There really was a Project “A”. Early in the 1900s pirates were a serious problem especially in the waters near Hong Kong. They were mercenaries and merciless. Pirates do still exist today and when caught are usually executed. The British/Hong Kong officials created a special plan to go after the pirates, calling it Project “A”. There are still pirates out in the waters, and not just around Hong Kong.
Project “A” is a winner all the way around! Highest Recommendation!
JJ Hatfield’s Rating: 10/10
Overrated is a word that springs to mind when watching this comic swashbuckling kung fu flick. I found the first 40 mins very boring with very average fight scenes and a silly bar brawl. The person dubbing Jackie’s voice didn’t fit the character at all and it was often hard to make out what the actors were saying. The last hour of the film was excellent and it was worth renting just to see the “bike chase” (and the scenes leading up to it) alone. Overall, a decent Jackie flick which is worth seeing a few times until you die of boredom.
Brmanuk’s Rating: 7.5/10
WOW!!! Despite everything I read about this film, I was still not prepared for it’s absolute perfection. The action advances the plot, the plot and characters motivate the comedy, and the comedy enhances the action. Kudos go to Edward Tang for the screenplay and double kudos to Jackie Chan for both co-writing the screenplay and directing the film. The pacing is flawless, there isn’t a wasted moment in the entire movie!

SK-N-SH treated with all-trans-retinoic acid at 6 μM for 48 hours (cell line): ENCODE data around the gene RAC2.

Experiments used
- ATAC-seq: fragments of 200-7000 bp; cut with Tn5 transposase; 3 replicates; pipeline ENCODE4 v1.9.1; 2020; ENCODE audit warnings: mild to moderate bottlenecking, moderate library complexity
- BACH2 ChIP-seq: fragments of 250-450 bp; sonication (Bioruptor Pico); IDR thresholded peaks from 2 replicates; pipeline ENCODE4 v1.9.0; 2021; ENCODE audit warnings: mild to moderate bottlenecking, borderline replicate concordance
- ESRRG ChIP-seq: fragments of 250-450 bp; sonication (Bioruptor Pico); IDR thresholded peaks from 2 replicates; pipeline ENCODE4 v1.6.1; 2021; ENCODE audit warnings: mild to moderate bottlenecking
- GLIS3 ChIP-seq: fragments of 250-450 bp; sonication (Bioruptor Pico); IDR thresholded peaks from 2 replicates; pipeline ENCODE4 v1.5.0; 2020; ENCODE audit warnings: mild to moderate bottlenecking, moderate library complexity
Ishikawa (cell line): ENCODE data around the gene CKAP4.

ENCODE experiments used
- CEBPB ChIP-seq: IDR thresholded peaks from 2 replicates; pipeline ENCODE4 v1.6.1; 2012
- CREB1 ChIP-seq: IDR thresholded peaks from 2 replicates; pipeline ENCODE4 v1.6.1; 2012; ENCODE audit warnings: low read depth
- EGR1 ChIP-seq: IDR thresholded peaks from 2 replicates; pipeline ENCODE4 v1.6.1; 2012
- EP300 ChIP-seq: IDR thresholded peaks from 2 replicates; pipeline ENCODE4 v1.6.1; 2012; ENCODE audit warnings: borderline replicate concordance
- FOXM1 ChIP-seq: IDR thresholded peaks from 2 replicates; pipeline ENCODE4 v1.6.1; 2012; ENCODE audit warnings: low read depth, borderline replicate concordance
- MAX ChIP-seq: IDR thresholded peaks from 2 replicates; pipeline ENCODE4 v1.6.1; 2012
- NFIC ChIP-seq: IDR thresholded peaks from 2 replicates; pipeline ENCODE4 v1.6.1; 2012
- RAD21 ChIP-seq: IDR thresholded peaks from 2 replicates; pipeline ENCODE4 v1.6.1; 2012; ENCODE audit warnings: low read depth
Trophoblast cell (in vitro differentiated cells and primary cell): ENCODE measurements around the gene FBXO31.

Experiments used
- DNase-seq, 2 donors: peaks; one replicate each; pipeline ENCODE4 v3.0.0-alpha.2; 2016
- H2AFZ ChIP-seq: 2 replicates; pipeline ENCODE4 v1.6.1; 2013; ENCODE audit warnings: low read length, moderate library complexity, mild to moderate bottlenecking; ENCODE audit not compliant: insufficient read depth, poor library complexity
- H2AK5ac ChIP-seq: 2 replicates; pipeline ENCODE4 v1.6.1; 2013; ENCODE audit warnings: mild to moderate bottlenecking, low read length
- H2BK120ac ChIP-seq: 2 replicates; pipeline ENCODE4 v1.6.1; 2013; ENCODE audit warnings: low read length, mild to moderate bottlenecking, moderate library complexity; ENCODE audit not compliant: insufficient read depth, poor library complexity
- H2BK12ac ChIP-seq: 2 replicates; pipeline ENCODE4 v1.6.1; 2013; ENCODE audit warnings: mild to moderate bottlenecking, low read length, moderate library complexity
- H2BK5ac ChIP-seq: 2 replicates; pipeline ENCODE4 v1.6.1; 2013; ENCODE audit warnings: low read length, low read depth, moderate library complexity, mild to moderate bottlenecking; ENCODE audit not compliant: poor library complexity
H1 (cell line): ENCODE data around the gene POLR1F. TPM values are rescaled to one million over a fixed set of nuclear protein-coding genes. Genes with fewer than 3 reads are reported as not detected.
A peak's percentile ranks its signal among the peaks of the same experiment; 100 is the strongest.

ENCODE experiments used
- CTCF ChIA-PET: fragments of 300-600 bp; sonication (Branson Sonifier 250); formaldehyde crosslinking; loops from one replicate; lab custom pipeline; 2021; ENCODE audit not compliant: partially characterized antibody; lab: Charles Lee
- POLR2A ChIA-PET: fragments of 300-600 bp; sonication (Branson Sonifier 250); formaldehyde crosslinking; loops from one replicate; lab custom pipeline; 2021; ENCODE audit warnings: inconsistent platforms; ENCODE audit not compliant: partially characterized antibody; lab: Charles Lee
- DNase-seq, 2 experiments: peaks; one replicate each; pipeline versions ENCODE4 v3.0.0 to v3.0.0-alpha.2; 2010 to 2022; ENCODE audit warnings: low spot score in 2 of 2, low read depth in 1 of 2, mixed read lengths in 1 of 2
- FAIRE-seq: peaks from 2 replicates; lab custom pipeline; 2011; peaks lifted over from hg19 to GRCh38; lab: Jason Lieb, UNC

While Jackie is undoubtedly the star, Samo Hung and Yuen Biao get plenty of opportunity to display their considerable talents. This movie has a barroom fight that will ruin you for Westerns forever! I was especially interested in the now-famous clock tower scene since I saw Jackie explain how he shot it in Jackie Chan, My Story. Apparently, he decided to have the stunt team let him hang there until he actually couldn’t hold on anymore! Who know Jackie used The Method??? My God! Did he actually fall on his head?!? Twice!?!
Just one word about the tape I bought from Advantage Video. It’s a ‘Venom Video’, dubbed in English (with German subtitles – go figure!). The picture quality is first rate and most of the dubbing is very good, but they decided to use Chinese voices for some of the characters, notably Samo Hung, and they were extremely hard to understand. Boy, did I wish I knew German! I have no problem with Samo on Martial Law, but it took a couple tries to understand everything his ‘stunt-dubber’ was saying. I’d suggest you’d be better off with subtitles, but I’m currently in the middle of trying to work my way thru Project A II, also by Advantage and the subtitles are HORRENDOUS!! (Apparently Americans are part psychic and can read tiny white letters on a white background, while those poor, non-psychic Germans need large letters edged in black so they’re visible on any background!) Whatever you decide, you MUST buy, rent or borrow this movie. You’re not a Jackie Chan fan without seeing it!